A psychopath, troubled by his childhood abuse, loose in New York City, kills young women and takes their scalps as his trophies. Will he find the perfect woman in a photographer, and end his killing spree?
A decades-old folk tale surrounding a deranged murderer killing those who celebrate Valentine's Day turns out to be true to legend when a group defies the killer's order and people start turning up dead.
An unknown killer, clad in World War II U.S. Army fatigues, stalks a small New Jersey town bent on reliving a 35 year-old double murder by focusing on a group of college kids holding an annual Spring Dance.
Eddie Marino is a factory worker in New York City. He has a wife named Vickie and a son named Scott. Eddie's friend and co-worker Nick and some of the factory's other workers have formed a ... See full summary »
Frank Zito misses his mother, who was killed in a car accident years before. She was abusive to him, and made money selling her body, but Frank still misses her. He tries to keep her from leaving him, and reform her evil ways, by killing young women and putting their scalps on mannequins which he displays around his apartment. Photographer Anna D'Antoni takes a picture of him in the park, and he pursues and befriends her. Is she the one he has been looking for or just another mother wannabe? Written by
Ed Sutton <email@example.com>
According to director William Lustig, Italian horror director Dario Argento was supposed to be involved as co-producer because his wife at the time was originally offered the protagonist role but was unavailable. Also Lustig's original request for the music was to have Goblin, Argento's Italian rock metal band to the score the movie Maniac before using Jay Chattaway as a second choice. See more »
When the prostitute is describing her services to Frank, she says "For 75, I'll take you around the world." But her mouth don't match what she's saying. See more »
How come all your models are women?
Well, it's just something I'm interested in, as a woman. In fact, this is my fourth series. It's called "Women Form". Not very original is it?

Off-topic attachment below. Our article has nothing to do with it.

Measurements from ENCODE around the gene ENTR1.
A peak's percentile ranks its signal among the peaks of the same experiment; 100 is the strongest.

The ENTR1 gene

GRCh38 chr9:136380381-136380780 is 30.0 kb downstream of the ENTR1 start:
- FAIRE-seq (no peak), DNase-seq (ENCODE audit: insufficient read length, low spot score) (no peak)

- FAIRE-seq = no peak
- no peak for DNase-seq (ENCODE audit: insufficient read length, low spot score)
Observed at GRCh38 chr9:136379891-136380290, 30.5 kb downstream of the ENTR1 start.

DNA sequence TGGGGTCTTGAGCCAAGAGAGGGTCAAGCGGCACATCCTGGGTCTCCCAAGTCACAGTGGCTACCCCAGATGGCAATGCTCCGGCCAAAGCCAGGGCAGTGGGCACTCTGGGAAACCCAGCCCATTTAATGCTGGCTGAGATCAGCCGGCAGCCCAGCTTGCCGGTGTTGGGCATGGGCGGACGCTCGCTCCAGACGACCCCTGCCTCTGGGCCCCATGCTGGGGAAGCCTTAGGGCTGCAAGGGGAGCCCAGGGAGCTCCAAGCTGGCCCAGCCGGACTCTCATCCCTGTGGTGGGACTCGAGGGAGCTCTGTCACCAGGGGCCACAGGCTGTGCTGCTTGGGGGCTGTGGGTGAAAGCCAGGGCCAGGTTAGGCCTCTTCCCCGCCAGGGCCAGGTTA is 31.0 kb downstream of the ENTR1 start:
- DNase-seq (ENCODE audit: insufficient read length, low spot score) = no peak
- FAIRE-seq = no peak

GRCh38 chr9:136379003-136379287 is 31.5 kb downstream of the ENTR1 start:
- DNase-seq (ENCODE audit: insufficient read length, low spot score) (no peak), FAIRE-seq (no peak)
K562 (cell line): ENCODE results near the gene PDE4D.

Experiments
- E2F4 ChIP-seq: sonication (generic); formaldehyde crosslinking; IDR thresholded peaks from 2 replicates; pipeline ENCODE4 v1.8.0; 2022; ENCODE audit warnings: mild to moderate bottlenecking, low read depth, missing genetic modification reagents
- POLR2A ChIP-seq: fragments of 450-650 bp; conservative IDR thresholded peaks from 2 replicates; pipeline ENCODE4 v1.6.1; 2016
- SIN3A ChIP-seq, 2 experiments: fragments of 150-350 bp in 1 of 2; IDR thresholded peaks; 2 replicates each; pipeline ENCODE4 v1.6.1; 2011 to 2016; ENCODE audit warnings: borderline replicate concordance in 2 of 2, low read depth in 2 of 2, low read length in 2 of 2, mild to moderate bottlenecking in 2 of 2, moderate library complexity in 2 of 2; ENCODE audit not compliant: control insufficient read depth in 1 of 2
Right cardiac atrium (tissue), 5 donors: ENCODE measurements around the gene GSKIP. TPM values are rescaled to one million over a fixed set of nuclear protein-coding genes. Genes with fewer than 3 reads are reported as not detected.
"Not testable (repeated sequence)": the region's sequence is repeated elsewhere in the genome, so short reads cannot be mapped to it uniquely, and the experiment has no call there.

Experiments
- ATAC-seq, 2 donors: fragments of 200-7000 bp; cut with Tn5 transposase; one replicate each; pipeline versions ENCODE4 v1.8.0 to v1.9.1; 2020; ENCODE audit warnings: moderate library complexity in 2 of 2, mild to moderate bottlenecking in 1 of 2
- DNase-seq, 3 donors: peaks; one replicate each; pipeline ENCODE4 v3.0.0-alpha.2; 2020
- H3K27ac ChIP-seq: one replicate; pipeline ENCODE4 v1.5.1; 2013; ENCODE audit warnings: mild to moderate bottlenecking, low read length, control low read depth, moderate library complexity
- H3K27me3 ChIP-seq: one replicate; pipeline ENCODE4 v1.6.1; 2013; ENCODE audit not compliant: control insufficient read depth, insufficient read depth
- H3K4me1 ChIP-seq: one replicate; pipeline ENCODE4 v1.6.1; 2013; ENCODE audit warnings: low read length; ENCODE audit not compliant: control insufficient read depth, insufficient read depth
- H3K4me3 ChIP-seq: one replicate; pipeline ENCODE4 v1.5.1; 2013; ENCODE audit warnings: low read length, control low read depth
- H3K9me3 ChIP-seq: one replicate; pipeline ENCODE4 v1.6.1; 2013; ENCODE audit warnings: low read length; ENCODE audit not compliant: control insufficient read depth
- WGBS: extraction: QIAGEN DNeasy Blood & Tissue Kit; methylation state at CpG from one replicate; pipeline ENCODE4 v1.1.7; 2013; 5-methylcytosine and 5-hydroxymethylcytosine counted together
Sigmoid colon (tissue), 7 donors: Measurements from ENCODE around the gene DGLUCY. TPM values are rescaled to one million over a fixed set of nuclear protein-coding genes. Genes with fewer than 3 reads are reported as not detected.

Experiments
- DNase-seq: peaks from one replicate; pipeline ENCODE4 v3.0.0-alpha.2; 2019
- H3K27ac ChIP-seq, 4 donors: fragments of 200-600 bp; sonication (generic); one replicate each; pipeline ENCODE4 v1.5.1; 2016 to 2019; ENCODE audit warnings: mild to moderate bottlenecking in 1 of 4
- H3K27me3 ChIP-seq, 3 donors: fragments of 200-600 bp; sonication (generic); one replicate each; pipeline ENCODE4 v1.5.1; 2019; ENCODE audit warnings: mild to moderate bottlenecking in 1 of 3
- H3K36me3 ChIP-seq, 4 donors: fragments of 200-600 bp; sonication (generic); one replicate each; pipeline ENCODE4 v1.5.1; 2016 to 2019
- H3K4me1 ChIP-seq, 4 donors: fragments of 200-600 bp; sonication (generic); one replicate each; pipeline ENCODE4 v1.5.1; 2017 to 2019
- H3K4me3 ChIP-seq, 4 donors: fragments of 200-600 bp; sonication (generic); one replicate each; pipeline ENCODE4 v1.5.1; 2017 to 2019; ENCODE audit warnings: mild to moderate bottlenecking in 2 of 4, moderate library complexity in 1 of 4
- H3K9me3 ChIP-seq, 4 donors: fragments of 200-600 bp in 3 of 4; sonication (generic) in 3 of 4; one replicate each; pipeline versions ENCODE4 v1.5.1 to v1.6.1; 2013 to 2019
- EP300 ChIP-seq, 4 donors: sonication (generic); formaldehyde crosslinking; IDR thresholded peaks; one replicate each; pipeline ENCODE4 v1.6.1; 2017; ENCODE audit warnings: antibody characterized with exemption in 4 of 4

Well, it's not the title that matters that much.
No, I guess not.
Do you get to keep them all?
I'm hoping to sell them.
I wouldn't. I'd keep them forever.
But why? Part of my profession is to sell photographs. It's not all for art's sake you know.
I know, but why do you take pictures of women this way?
I like to make ...
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"Maniac" is one of the few horror movies that I have seen that actually got under my skin a little. It made me feel uncomfortable while I watched what was happening on screen, and very few movies have ever done that to me. The movie follows a psychotic murderer as he wanders the streets of New York City, in cheap restaurants, rundown apartment complexes, and subway stations, searching for his next victims, each of them savagely murdered.
The plot for this movie may not seem very scary, but the way the movie is crafted is genuinely grisly and really made me feel uncomfortable. Rather than going from the victim's point of view as they are slashed to pieces (like most horror movies tend to do), this movie rather focuses on the actual killer himself. We learn about the abuse that he suffered as a small child at the hands of his domineering mother, which is presumably the reason he's become a murderer, taking out his own personal revenge on other people. The one thing about this movie that was so interesting was how the audience got to enter the mind of the killer, so to speak. Joe Spinell gave an excellent performance as the maniac in this movie, he portrayed a tormented human very well. There are some very grisly murders throughout the movie, all of which are fairly gruesome. But the most disturbing aspect to the film was the sense of psychosis that the killer is experiencing.
"Maniac" is surely similar to "Psycho", which makes me wonder whether or not the writers of this film were basing the plot on the real life serial killer Ed Gein, who also grew up with an abusive mother and suffered psychological problems later on as an adult, which ultimately drove him to grave-robbing and murder. There are some striking similarities between the story of this film and Ed Gein's life.
Overall, "Maniac" is one grisly, nasty movie. It displays the psychological torment that many real-life serial killers suffer from and does a good job at it, leaving it's audience uncomfortable in their seats. And from what I have seen, not many movies do that. 7/10.
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